Our photographers have been busy exploring the intricacies of outdoor Missouri. See if you can guess this month’s natural wonder.
Q. We recently found dozens of these fuzzy things in our yard. They’re about 1 inch long and very lightweight — they float away on the slightest breeze. We’re guessing an insect came out of them, but have not been able to figure out what that might be.
A. This looks like a tent caterpillar cocoon. Caterpillars that built webbing in forked branches of cherry, crabapple, and other small trees in the spring have left and wandered cross-country to find places to spin cocoons in anticipation of the pupa stage. By now, many have transformed further into adult moths and emerged from their cocoons. However, the insect in this particular cocoon likely fell prey to a predator before emerging as an adult moth. Note the hole in the side of the cocoon — a moth would have emerged at the end rather than the side. Also, note the lack of a pupal exoskeleton within the cocoon. If an adult moth had exited normally, the “shell” would have been left behind.
Q. Do hawks come back to the same nests every year?
A. If you have a hawk’s nest near your home or farm, you may want to keep an eye out to see if the same birds are returning year to year. Although it varies, many of Missouri’s hawk species do reoccupy their previous aeries. For example, a breeding pair of red-tailed hawks will typically visit several nests from previous years. They will repair and decorate two or more nests with greenery before choosing a single nest. Both Swainson’s hawks and redshouldered hawks often use the same nest, or nest tree, in successive breeding seasons. Cooper’s hawks occasionally use the same nest, but more commonly build a new nest in the same area. Northern goshawks tend to maintain between one to eight nests within an area. While they may use the same nest more than once, they typically alternate between more than two nests. Scientists speculate it might be a way to avoid disease and parasites. Sharp-shinned hawks, on the other hand, rarely re-use their nests.
Q. I saw a picture of a pink katydid on Facebook. Is there such a thing?
A. Yes. Department Resource Scientist Elizabeth Middleton recently photographed this pink katydid at the Diamond Grove Prairie Natural Area in southwest Missouri, one of the largest tallgrass prairies remaining in the state. This radiant creature is a rare version of a prairie insect that is more commonly green. Scientists recently have learned the pink color is a genetically dominant trait. However, the green, leaf-like body shape provides such good camouflage from predators that many more green katydids persist in the wild. To find a public prairie near you, visit mdc.mo.gov/node/2453.
Natural resource law enforcement is a challenging but rewarding career. Taking an oath to protect the natural resources of one’s state is not an act to be taken lightly.
Regardless of the title — conservation agent, natural resource officer, or game warden — the mission remains the same: to serve citizens and protect the forests, fish, and wildlife for future generations to experience and enjoy. With roughly 8,000 sworn natural resource officers covering North America, the green line can be pretty thin.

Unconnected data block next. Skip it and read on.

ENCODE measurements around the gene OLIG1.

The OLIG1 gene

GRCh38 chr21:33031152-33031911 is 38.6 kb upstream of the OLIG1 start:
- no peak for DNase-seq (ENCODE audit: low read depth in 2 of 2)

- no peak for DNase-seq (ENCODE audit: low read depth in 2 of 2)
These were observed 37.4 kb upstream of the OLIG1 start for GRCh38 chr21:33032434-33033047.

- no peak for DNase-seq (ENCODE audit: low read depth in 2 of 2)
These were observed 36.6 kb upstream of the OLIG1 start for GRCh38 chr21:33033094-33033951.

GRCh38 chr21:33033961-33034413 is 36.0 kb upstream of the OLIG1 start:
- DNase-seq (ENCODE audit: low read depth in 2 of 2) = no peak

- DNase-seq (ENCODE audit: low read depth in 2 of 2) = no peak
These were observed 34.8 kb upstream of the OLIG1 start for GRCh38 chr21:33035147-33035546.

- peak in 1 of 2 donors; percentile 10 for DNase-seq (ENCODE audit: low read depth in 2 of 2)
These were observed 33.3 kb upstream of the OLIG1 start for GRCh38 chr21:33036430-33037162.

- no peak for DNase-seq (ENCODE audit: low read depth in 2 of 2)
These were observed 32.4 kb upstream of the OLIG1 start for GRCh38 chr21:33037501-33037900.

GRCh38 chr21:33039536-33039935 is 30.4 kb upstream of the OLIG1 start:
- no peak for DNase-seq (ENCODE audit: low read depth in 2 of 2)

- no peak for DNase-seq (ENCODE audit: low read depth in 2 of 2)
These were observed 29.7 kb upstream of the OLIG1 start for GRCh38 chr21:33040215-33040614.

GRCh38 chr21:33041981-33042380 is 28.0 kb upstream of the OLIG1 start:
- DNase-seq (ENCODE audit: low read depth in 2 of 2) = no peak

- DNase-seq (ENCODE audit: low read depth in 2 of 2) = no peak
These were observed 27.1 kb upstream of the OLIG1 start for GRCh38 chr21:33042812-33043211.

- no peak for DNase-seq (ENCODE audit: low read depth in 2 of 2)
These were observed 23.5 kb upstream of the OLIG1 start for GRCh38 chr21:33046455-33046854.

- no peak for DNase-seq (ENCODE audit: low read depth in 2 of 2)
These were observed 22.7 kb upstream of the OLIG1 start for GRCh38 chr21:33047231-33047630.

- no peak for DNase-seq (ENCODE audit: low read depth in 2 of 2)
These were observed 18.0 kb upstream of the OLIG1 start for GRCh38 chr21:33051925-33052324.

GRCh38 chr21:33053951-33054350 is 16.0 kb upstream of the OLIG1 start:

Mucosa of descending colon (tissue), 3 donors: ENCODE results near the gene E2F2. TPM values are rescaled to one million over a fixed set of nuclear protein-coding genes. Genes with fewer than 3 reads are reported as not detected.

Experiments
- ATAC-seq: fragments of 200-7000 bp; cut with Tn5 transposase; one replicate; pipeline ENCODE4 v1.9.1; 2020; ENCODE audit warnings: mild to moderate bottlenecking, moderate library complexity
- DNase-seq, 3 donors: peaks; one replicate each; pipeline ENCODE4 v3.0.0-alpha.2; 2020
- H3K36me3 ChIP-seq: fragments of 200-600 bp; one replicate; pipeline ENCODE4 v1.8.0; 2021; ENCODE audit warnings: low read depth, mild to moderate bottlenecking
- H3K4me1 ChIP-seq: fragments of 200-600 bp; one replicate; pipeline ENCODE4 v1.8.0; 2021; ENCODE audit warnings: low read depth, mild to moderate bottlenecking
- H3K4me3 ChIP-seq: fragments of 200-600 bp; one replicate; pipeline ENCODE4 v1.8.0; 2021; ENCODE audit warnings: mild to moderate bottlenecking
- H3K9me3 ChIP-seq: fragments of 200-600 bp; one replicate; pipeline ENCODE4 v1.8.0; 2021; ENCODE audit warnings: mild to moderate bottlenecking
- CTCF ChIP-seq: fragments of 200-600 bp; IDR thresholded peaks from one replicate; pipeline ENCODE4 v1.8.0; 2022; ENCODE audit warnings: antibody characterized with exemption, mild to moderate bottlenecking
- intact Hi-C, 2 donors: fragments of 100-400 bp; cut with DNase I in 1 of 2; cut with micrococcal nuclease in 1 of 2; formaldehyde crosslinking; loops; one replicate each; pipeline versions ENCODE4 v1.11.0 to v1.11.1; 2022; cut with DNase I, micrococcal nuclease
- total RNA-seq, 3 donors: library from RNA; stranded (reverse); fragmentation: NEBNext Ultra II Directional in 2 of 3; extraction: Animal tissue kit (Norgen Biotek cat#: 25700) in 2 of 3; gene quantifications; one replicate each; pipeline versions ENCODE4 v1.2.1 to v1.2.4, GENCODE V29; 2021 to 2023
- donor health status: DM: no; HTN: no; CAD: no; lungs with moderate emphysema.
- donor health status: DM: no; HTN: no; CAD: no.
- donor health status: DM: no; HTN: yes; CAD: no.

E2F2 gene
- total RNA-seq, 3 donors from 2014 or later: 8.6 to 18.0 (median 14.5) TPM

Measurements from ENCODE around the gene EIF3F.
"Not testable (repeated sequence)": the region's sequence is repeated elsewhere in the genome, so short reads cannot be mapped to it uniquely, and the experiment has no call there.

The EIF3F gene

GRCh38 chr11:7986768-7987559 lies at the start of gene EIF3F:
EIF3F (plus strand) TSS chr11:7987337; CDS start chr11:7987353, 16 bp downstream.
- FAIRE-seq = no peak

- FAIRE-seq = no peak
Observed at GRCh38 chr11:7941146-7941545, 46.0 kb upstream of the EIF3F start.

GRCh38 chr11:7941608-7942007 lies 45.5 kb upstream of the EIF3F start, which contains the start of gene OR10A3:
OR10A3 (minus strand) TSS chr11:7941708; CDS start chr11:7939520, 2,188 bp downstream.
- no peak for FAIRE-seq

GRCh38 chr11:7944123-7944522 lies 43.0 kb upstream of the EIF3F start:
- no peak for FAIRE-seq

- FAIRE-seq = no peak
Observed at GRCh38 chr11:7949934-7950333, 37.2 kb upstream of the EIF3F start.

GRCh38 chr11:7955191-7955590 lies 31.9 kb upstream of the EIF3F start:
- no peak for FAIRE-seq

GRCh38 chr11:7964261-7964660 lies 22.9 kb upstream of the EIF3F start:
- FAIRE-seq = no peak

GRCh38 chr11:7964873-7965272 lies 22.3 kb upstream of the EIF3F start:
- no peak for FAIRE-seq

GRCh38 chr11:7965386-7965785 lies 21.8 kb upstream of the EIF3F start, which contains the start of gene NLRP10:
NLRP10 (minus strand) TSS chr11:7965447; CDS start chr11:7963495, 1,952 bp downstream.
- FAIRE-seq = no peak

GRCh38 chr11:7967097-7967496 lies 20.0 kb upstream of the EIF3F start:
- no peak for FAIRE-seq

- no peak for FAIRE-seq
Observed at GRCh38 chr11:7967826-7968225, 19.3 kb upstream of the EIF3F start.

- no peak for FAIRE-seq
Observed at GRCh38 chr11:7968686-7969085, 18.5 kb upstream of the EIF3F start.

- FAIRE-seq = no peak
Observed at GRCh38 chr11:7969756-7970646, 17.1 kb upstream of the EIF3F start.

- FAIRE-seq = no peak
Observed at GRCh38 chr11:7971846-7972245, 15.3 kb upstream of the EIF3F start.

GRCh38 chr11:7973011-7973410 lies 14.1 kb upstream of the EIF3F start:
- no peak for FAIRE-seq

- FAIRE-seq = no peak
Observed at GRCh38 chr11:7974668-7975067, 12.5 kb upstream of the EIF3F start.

In order to do the job effectively, natural resource officers need public support. Missouri citizens started the conservation movement more than 75 years ago and have entrusted the Department to set and enforce regulations that will help keep the state’s natural resources intact. Conservation agents are entrusted to enforce the Wildlife Code, thereby protecting and preserving Missouri’s forest, fish, and wildlife resources.
When the conservation movement began, white-tailed deer and wild turkey were nearly gone from Missouri. Now, thanks to public support, education, regulations enforcement, and the
Department’s restocking efforts, those species are thriving.
Agents continually seek out and implement new ways to further educate the public we serve on the importance of conservation. Without your continued support, the past and future successes of the conservation movement will forever be in jeopardy.
Joshua Shadwick is the conservation agent for Cedar County. If you would like to contact the agent for your county, phone your regional conservation office.
Agkistrodon contortrix phaeogaster
Copperheads live on rocky hillsides and along forest edges in the northern two-thirds of the state. They also spend time among trees and brush along prairie streams and are often found near abandoned farm buildings. They rely on their camouflage pattern when resting in dead leaves and will usually remain motionless when encountered. They’re not aggressive, and they seldom strike unless provoked. Copperheads eat mice, lizards, frogs, small birds, insects, and sometimes small snakes. They are normally active from April through November. Courtship and mating occur in the spring, and young are born August through early October. Females produce live young every other year, with up to 14 in a litter. They bask on warm sunny days, especially in the morning. In the hottest months, they become nocturnal. In autumn, they gather together to overwinter at south-facing rocky ledges. —photograph by Noppadol Paothong
Editor - Angie Daly Morfeld
Art Director - Cliff White
Associate Editor - Bonnie Chasteen
Staff Writer - Heather Feeler
Staff Writer - Kristie Hilgedick
Photographer - Noppadol Paothong
Photographer - David Stonner
Designer - Stephanie Thurber
Circulation - Laura Scheuler